Medvedev called “children’s warm-up” the current requirements of Russia to Ukraine

Deputy Chairman of the Security Council Dmitry Medvedev: the demands of the future are the total surrender of Kyiv He recalled the words of Zelensky, who said that he would not conduct a dialogue with those who put forward ultimatums, and assured that the current “ultimatums” are a “children's warm-up” before the future

< img class="aligncenter" src="" alt="Medvedev called Russia's current demands on Ukraine a "warm-up for children"/>

Dmitry Medvedev

The current requirements of Russia to Ukraine— “children's warm-up” before demands in the future, Dmitry Medvedev, Deputy Chairman of the Security Council of Russia, wrote on Telegram.

“Someone Zelensky said that he would not conduct a dialogue with those who put forward ultimatums. The current “ultimatums” & mdash; children's warm-up before the requirements of the future. And he knows them: the total capitulation of the Kyiv regime on Russia's terms, — Medvedev explained.

Ukraine is not ready to negotiate with Russia at this time, President Volodymyr Zelensky said in an interview with CNN on September 11.

development scenarios: achievement of all stated goals and “unambiguous recognition” of its results by Kyiv or “a military coup in Ukraine, and only then the recognition of the results of a special operation.”

When announcing the start of the operation in Ukraine, President Vladimir Putin called its goals “denazification”; and “demilitarization” Ukraine. In early July, Medvedev announced that another task had been solved as part of the operation— “Russia has been truly reckoned with.” “Like with the Soviet Union. And something even more serious, judging by the set of sanctions. More recently it was different. I remember the presence of our country in the G8, when we were simply not invited to the meeting of the G-7, where economic and sometimes defense issues of Western countries were discussed, — said the deputy head of the Security Council.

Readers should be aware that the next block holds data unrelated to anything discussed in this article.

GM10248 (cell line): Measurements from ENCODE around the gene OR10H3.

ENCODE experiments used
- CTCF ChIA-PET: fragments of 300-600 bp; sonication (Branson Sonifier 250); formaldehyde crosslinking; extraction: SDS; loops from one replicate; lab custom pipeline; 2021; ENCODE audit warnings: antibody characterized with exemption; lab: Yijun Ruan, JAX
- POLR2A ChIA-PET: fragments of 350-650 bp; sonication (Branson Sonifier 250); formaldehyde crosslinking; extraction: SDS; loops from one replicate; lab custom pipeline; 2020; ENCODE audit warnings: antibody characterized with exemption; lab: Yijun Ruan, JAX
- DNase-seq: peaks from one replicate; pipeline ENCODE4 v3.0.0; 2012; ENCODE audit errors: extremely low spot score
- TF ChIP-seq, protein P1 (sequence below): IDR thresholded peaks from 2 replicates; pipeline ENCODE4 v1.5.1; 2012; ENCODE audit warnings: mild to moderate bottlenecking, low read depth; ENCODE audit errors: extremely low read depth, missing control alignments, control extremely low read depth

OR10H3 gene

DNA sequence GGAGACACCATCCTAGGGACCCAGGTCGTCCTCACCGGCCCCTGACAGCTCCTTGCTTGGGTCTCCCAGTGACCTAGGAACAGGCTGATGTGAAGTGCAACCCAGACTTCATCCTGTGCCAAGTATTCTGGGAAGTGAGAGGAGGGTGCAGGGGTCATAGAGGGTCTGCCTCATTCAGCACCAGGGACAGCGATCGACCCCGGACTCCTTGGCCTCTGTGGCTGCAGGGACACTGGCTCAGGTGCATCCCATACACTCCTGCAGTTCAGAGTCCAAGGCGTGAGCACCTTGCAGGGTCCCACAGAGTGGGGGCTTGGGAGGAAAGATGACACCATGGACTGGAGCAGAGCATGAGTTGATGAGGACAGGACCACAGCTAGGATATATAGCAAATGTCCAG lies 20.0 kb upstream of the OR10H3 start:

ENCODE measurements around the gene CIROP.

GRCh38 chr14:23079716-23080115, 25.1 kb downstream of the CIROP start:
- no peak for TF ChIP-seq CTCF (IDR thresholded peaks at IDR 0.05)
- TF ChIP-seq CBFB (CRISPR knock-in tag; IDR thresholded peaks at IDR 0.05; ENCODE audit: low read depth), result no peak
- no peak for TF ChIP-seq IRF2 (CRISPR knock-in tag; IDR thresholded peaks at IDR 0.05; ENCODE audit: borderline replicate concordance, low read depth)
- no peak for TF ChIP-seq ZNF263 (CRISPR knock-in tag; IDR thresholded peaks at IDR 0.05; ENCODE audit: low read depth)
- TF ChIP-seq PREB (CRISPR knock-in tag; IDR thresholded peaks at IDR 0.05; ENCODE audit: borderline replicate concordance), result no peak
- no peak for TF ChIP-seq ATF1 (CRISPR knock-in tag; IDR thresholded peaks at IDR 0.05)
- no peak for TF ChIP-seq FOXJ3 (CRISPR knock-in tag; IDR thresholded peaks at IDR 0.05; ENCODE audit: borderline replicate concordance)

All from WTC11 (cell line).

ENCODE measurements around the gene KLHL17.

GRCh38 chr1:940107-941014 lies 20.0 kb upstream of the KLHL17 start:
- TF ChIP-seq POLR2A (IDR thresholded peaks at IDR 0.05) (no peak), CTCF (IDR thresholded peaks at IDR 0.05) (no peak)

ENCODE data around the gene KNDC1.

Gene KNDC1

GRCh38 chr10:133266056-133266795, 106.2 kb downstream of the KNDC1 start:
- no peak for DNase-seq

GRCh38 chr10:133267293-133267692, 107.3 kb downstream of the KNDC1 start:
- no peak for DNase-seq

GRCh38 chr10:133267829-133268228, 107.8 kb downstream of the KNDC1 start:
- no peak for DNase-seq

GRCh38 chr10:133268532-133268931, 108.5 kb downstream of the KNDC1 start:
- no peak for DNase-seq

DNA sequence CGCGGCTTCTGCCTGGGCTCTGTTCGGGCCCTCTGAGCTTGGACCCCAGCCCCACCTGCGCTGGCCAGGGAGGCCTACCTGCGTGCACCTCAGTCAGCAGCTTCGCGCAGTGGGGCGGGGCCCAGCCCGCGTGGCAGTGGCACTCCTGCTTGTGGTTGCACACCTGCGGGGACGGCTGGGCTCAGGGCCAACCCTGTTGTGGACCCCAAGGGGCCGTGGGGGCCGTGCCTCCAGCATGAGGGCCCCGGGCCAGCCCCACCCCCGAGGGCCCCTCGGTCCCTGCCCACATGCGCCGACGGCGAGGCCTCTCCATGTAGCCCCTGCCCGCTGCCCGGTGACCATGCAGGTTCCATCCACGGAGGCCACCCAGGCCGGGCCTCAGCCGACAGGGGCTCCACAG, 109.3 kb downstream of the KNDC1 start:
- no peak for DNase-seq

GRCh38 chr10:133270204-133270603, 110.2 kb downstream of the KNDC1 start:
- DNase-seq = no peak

He also emphasized that Russia's actions in Ukraine are a special operation, not a war, because its goals are limited, and strikes, according to him. applied only to military targets. Medvedev explained that the first goal of the operation— protection of the inhabitants of Donbass, the second— destruction of the “militarist machine” and “denazification” these regions, so that “there were no nationalists who promote an absolutely anti-Russian, Russophobic course and try to push Russia and Ukraine together.”

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“Therefore, the objectives of this operation are limited,”— summed up Medvedev.

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Dmitry Medvedev

politician, ex-president, deputy head of the Security Council of Russia

< p class="person-card__summary">September 14, 1965

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